Spanish was my first language. It was the only language I knew until I was 5 and began school in the U.S.
At first, going to school felt scary because I didn’t speak English. I would cry, and explain as best I could that I had a stomachache and needed to go to the nurse. Then I’d tell the nurse I needed to go home.
Now, it’s hard to imagine struggling with English because English feels much more natural to me than the language in which I spoke my first words back in the Dominican Republic. At 17, I write, think, and even dream in English.
But my mom never really learned English. For most of my life, I’ve translated government documents into Spanish for her. I’ve translated school forms, parent-teacher conferences, text messages, emails, and songs on the radio.
About a year ago, my mom, a home health aide, called me from work. She works mostly with Spanish speakers, but her new patient spoke only English. The woman wanted a certain kind of bread from the supermarket and had lost patience trying to communicate that to my mom.
People have so little patience for those who speak minimal English. They ask, judgment in their voice, “How could you live in the United States for so long and still not know English?” They assume that after 12 years here, she’s lazy or just doesn’t want to learn the language.
The truth is more complicated. Learning a new language as an adult takes time and energy, and that’s not easy to find when you’re working long hours, sometimes overnight, just to get by. Immigrants should have easy and affordable ways to learn a new language. While some countries offer unlimited free language courses and even pay immigrants to learn the local language, the U.S. does not.
I try to remember that when I’m helping my mom and when I’m asked to translate for customers at Old Navy, where I work on weekends. It takes time, effort, and focus away from my job responsibilities, though I’m expected to act like it’s no big deal.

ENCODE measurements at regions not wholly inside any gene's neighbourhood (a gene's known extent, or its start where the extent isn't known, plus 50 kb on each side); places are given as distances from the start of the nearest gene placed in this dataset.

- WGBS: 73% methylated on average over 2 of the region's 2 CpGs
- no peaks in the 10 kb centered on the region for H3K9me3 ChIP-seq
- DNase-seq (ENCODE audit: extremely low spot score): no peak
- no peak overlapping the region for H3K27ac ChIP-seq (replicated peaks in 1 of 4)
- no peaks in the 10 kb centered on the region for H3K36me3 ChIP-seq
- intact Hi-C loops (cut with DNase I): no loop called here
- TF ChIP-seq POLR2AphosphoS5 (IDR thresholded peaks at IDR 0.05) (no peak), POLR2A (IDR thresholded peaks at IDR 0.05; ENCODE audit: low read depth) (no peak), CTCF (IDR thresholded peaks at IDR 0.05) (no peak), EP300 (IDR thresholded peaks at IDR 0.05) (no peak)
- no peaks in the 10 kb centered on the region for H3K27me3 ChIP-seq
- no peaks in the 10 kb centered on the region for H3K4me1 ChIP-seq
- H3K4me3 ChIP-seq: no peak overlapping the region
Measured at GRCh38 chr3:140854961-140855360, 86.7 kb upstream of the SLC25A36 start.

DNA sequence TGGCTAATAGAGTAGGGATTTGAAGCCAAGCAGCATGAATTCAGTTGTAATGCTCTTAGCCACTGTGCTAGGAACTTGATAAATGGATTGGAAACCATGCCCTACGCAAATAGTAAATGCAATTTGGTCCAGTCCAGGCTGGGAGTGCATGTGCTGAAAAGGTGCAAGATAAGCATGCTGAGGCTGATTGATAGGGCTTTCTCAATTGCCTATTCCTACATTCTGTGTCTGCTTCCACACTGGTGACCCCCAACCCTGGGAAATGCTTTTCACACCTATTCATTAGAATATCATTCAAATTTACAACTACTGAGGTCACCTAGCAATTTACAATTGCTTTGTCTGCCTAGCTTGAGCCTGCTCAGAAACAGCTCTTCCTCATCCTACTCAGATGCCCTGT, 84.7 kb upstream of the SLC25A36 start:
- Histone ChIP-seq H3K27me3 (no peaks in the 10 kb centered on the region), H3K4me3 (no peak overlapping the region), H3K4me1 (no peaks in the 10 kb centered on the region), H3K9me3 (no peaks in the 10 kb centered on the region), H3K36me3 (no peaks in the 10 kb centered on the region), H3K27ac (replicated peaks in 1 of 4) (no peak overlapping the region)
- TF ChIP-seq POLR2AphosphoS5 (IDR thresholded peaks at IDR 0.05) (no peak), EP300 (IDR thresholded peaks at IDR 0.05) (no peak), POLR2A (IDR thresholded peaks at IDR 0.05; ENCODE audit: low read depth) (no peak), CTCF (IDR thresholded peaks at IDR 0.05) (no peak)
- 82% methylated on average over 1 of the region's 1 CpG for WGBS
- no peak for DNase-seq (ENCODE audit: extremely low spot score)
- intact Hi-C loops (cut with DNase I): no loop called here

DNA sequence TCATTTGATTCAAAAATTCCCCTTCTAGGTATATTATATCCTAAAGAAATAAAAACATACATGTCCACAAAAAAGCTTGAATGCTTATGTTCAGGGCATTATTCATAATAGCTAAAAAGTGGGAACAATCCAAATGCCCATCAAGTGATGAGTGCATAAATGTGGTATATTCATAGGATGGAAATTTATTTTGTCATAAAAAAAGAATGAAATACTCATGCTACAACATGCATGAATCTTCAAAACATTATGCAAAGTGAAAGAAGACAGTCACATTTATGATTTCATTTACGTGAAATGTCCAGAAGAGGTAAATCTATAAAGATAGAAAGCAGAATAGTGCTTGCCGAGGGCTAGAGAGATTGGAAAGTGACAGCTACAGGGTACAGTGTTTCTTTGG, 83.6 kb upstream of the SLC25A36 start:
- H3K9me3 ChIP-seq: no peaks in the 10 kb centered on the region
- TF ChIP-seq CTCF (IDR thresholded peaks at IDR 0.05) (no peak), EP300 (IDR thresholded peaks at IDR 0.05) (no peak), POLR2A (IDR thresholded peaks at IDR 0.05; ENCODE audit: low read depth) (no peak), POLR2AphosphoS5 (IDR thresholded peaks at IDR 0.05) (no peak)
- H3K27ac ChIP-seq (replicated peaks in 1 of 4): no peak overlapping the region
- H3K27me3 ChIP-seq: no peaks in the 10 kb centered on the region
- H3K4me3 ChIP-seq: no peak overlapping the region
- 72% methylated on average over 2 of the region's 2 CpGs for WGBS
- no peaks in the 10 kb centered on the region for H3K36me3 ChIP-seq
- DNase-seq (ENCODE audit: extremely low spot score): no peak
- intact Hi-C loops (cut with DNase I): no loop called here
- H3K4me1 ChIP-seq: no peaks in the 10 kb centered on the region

It’s been even harder lately because I feel my Spanish slipping away. Researchers call this “first-language attrition,” and it’s common among people, especially kids, who spend long periods of time away from their native country and language.
They ask her, judgment in their voice, ‘How could you live in the United States for so long and still not know English?’
After 12 years in the U.S., I’m always forgetting Spanish words. I find myself saying “thing” instead of “cosa,” for example, and sometimes, I need to use Google Translate just to have a conversation with my mom. Since I am not able to speak Spanish as well as I used to, my conversations with my mom shorten day by day. A long talk turns into small talk. It doesn’t feel genuine.
Whenever I struggle to remember a word or phrase in Spanish, I get flustered. I feel my cheeks get hot and red. I know what I’m trying to say, but I can’t remember how to say it. I reach for other words, but it ends up sounding weird. Sometimes, I give up when I can’t get across what I want to say because I know how to say it in one language but not the other.
In these moments, it can feel like I’m losing an important part of myself — the Dominican part. My mom and I don’t celebrate a lot of Dominican traditions. Only our Spanish language and Dominican food (like mangu with squeaky fried cheese, thin, crispy salami, and salted tostones) connect us to our homeland.
This year, one of my New Year’s resolutions is to speak Spanish on a daily basis with my Spanish-speaking friends. Sometimes I wish I had worked harder to keep up my Spanish, but it was something I didn’t think I could lose.
Learning a new language is hard. So is keeping an old one.
Ashally De La Cruz is a senior at Central Park East High School in New York City. She has been accepted to 10 colleges so far and is in the process of choosing a school.